Glossary

A List of Commonly Used Terms in Blood Banking

Multiplex NAT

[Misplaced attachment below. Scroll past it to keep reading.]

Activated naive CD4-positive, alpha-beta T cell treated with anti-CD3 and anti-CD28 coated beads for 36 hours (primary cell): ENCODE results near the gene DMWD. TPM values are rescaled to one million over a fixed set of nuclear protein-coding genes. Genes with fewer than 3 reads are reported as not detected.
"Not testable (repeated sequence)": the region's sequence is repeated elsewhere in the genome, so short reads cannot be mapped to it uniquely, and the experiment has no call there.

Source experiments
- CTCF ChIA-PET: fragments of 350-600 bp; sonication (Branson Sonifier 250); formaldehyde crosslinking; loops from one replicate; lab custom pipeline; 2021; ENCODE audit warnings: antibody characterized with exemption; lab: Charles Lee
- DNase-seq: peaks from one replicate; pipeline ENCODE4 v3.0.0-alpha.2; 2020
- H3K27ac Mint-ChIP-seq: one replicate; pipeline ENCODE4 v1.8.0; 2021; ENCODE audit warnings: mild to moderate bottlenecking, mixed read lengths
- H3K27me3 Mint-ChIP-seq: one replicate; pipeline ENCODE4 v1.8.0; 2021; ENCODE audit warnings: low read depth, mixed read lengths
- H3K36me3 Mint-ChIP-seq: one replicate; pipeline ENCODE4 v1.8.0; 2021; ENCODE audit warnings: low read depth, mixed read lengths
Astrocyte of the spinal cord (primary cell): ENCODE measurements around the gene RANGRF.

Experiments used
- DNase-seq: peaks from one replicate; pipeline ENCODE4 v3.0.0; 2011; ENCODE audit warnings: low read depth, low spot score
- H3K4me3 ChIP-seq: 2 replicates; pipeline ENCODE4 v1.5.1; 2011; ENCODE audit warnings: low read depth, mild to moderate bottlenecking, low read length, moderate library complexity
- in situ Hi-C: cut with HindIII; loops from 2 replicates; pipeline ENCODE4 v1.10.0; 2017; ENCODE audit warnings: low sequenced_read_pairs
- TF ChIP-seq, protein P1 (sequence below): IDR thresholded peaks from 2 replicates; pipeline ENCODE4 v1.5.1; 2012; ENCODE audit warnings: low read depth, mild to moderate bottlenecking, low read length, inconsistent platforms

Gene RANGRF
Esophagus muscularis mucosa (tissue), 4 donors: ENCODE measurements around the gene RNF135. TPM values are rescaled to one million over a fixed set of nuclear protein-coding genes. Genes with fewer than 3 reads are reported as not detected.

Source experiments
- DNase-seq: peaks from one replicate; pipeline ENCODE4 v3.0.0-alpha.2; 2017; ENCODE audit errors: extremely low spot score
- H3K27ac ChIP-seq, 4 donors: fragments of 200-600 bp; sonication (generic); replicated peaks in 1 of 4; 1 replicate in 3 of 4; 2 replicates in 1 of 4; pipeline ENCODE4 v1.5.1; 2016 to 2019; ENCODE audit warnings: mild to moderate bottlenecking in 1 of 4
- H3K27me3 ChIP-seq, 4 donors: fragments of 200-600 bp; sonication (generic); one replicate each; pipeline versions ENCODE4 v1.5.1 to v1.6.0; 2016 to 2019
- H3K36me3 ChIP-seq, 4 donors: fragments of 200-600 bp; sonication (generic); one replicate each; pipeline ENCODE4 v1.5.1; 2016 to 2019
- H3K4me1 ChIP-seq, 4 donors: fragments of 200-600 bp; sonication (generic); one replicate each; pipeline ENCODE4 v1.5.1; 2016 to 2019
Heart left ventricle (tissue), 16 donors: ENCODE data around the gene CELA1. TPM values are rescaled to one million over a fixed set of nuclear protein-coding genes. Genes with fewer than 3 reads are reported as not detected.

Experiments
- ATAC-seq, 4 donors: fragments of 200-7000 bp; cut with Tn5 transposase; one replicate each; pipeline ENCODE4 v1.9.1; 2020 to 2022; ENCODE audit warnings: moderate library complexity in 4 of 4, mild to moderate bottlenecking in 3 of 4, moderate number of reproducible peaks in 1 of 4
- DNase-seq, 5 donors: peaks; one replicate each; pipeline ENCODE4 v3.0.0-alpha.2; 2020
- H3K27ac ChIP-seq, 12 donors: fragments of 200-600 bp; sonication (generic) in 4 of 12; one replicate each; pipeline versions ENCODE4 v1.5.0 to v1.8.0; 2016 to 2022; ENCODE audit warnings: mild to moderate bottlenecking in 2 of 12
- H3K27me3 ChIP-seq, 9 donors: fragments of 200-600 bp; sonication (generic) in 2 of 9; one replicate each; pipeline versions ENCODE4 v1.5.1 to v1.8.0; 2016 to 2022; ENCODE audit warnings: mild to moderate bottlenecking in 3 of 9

A type of nucleic acid testing (NAT) that detects the genetic material of more than one organism at one time. Blood banks use multiplex NAT (or “MNAT”) to detect HIV-1 RNA, hepatitis C virus RNA, and hepatitis B virus DNA. Donors are screened for multiple organisms using one highly sensitive test, improving efficiencies and lowering costs. Virtually all U.S. blood centers use multiplex NAT to test donor blood samples for these three organisms (generally, in minipools of multiple donors tested at once), and if the test is nonreactive, all donors in the minipool are considered nonreactive for all of the viruses. If the MNAT is reactive, however, samples from the donors in the reactive minipool will undergo deconstruction and ultimately, “discriminatory NAT” to determine which of the organisms is causing the reactive test in which of the donors.

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